When I was a kid, I use to keep my money under one of my dresser drawers. In order to get to it I would have to pull the drawer completely out. I had a huge sense of joy every time I had to put some more money into my stash and would marvel at the amount I was able to save. In hindsight, what a great hiding spot. I was outsmarting the thief who would check under my mattress. But, that cash was just sitting idle, losing money due to inflation. As we get older, secret hiding spots just won’t cut it. But where do you put your money?
When investors are looking for safe, high yielding, investments, treasury bonds can offer an attractive solution. Certificate of deposits (CDs) or high interest rate savings accounts can be useful as well, but they do not offer the tax advantages of treasury bonds. When treasury bonds are offering the highest rate of interest among all three options, it’s a no-brainer given their liquidity, safety, and tax advantaged nature.
Treasury bonds are only taxed at the federal level. Let’s assume an investor is in the highest tax bracket and living in a high local tax region such as NYC. The highest New York state tax bracket is 8.82% and the highest New York city tax bracket is 3.876%. Combined that is 12.70%. The top federal tax bracket is 37%. I recently purchased one-year treasury bonds at new issue for 2.75% while 1 year CDs were also at 2.75%. For CDs you have to pay federal, local, and city tax. That leaves the after-tax yield of treasuries at 0.35% higher than CDs, per the below breakout. While that may not seem like much, it’s a huge pick up in value given the average national saving account interest rate is 0.08%.
|One Year Maturity||Yield||Federal Tax Bracket||State Tax Bracket||City Tax Bracket||Combined Tax||After Tax Yield|
|Certificate of Deposit (CD)||2.75||37.00||8.82||3.88||49.70||1.38|
How to get the best price
Treasury bonds are the most liquid investment and can be traded on any brokerage account. While most brokerage accounts say they do not charge a commission, they actually earn a small amount per bonds they sell in the mark up. For example, a broker will buy a treasury bond at 9.97 and then sell it to you at 9.98. There is no commission charge to you, but they are earning 0.01 on the bond which eats into your return. Plus, the best prices are reserved for the largest orders, typically higher than 250,000 or 400,000 in value. The way you get around this is buying at new issue. If you do a web search on “treasury auction schedule” you will see that the bonds are sold weekly to monthly depending on the maturity, without a mark up or a commission, and minimum size of 1,000.
Which bonds to buy
I tend to buy zero coupon bonds, which do not pay an interest rate, but rather you buy them at a discount and then get full face value in return. For example, the recent 1 year treasury bonds that I purchased were at a price of 97.32. In one year I will receive 100.00% of the face value. This equals a 2.75% return [2.75% return = (100 – 97.32) / 97.32].
The reason I buy zero coupon bonds verses bonds that pay interest monthly is that there is less reinvestment risk. If you are receiving interest payments monthly, then you will only be receiving a paltry 0.08% interest at the national savings rate on the money received if left in your savings account. With zero coupon bonds, since there is no monthly interest, you are always earning the intended yield on the entire investment until maturity. Simply put, zero coupon bonds are more efficient. They take up less of your time so you can devote more energy elsewhere.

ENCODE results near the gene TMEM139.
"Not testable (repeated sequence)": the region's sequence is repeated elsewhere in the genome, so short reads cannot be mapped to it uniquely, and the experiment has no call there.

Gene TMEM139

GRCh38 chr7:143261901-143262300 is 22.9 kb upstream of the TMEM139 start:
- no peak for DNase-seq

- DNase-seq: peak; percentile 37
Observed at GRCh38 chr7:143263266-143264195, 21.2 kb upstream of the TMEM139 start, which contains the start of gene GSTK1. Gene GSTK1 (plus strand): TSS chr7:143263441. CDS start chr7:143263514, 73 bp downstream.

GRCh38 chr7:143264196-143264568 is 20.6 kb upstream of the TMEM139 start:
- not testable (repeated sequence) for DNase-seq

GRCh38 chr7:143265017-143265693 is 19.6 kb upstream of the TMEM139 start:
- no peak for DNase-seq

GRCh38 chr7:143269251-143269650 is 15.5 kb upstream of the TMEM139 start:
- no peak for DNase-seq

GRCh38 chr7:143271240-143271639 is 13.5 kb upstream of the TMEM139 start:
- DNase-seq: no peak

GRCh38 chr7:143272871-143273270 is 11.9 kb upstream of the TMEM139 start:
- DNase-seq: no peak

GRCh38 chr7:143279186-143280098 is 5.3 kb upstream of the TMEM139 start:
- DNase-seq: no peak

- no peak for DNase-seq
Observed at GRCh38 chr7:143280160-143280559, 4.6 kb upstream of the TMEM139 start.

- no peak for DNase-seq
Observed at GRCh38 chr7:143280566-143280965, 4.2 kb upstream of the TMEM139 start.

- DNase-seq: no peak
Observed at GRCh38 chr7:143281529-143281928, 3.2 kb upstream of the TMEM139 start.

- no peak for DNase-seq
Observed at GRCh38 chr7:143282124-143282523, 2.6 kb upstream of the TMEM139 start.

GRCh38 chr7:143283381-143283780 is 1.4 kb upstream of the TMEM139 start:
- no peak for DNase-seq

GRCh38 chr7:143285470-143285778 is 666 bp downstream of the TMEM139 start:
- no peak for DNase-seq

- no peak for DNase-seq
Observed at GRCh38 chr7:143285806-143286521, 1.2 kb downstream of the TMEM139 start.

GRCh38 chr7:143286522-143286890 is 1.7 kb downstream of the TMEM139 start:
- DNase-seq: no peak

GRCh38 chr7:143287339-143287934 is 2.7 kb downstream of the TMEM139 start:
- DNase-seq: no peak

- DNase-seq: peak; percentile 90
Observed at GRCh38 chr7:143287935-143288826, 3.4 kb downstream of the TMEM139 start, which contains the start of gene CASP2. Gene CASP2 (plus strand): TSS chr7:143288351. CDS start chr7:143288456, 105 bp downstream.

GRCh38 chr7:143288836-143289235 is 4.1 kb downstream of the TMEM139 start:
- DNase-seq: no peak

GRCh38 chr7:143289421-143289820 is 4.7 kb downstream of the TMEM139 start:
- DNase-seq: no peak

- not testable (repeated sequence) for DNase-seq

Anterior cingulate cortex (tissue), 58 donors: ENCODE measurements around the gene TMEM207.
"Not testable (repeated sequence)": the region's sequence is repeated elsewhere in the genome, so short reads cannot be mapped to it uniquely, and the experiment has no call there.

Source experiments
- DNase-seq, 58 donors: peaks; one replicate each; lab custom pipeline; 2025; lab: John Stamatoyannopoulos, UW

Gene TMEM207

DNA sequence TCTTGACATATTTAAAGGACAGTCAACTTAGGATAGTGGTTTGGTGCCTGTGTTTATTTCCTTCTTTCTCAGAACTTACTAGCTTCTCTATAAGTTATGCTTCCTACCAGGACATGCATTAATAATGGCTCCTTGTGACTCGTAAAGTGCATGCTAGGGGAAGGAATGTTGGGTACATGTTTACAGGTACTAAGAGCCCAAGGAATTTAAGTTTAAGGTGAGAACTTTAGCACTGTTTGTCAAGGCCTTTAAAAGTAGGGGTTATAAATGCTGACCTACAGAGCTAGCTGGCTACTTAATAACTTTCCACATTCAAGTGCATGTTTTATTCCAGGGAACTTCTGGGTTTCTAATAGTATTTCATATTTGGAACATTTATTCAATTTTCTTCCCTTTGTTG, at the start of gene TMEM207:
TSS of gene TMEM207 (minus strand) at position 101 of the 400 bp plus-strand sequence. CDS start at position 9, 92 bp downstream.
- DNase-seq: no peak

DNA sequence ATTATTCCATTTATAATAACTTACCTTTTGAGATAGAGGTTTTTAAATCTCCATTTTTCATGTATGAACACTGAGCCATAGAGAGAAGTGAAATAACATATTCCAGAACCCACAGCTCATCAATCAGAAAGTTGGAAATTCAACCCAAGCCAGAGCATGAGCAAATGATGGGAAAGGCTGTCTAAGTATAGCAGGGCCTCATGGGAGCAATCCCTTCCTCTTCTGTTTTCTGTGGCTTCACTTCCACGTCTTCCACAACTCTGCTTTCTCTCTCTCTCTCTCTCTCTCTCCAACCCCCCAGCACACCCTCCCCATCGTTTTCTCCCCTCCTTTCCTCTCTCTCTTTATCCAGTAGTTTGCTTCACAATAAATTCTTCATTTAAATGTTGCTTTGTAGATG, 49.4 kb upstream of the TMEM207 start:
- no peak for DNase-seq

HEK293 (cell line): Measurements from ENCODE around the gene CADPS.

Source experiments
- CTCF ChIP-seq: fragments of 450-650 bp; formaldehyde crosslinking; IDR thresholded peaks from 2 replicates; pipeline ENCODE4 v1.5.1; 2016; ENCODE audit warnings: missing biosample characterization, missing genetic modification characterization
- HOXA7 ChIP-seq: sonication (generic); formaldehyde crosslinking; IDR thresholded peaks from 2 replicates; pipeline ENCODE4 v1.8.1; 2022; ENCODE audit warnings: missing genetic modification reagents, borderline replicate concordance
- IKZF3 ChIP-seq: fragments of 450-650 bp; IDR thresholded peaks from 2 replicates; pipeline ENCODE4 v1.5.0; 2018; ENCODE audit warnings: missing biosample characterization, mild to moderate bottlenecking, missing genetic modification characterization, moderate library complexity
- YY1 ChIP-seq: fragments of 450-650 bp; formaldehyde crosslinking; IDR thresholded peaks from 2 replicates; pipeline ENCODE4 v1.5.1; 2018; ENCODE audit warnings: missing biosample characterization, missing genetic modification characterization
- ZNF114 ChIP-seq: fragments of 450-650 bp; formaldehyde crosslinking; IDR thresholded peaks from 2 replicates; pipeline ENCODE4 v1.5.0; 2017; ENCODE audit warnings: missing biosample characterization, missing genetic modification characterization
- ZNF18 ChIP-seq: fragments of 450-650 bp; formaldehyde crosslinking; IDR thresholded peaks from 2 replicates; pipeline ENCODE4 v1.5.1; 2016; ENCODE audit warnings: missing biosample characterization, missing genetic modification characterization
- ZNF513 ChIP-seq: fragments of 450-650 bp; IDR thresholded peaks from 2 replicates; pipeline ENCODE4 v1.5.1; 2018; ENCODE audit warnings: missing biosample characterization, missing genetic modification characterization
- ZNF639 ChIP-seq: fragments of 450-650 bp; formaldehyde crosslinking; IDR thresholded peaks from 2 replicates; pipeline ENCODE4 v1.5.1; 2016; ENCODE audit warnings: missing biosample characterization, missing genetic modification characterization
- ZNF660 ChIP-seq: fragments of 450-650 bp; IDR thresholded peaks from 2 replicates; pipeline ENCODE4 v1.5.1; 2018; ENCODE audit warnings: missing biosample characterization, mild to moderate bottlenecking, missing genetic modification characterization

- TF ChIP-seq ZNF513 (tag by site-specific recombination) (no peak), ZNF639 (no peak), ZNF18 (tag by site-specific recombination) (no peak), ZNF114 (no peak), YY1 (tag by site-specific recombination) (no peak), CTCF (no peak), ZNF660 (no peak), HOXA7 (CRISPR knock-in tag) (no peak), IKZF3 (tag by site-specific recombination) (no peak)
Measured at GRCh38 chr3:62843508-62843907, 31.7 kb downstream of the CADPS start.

Now you may not want to put all your money into a one year bond, but rather spread out the maturities. You do this for two reasons. One, you never know if interest rates are going up or down, so buying every three months will let you earn the changing rates. Two, it offers more liquidity as every three months some of your bonds are maturing and you can choose to do whatever you like with the money instead of having to go through the act of selling.
I purchased a 3 month, 6 month, 9 month (this had to purchase in the secondary market), and a 12 month bond. This is called bond laddering. It allows you to lock in longer term bonds while still having short term maturities in case the money is needed. Every three months as bonds pay off, I purchase a new 1 year bond at new issue. Please note that 9 month bonds are not available at new issue and you will have to buy from a broker and pay the mark up. But you only do this at first, since you will buy 1 year treasuries thereafter.
Since zero coupon treasury bonds do not pay interest, you still may be required to pay tax on the portion earned within the year. For example if you purchased 100,000 worth of treasury bonds at 2.75% on July 1st, you will have earned 1,375 dollars (100,000 * 2.75% / 2). You will have to pay tax on that amount. I do not claim to be a tax expert on any more of the specifics than that, but ultimately you will give this information to your accountant.
How to check yields
I check yields on the Fidelity website. Click on ‘News & Research’, then ‘Fixed Income, Bonds, and CDs’. You do not need an account to use this service. While new issue yields are not posted, they will be in the range of the yields given in the secondary market.
While treasury bonds in the long term are not a great investment to grow your money, they are a great alternative to holding cash. Long term money should be invested in the stock market with a time horizon of 5 to 10 years, or potentially longer.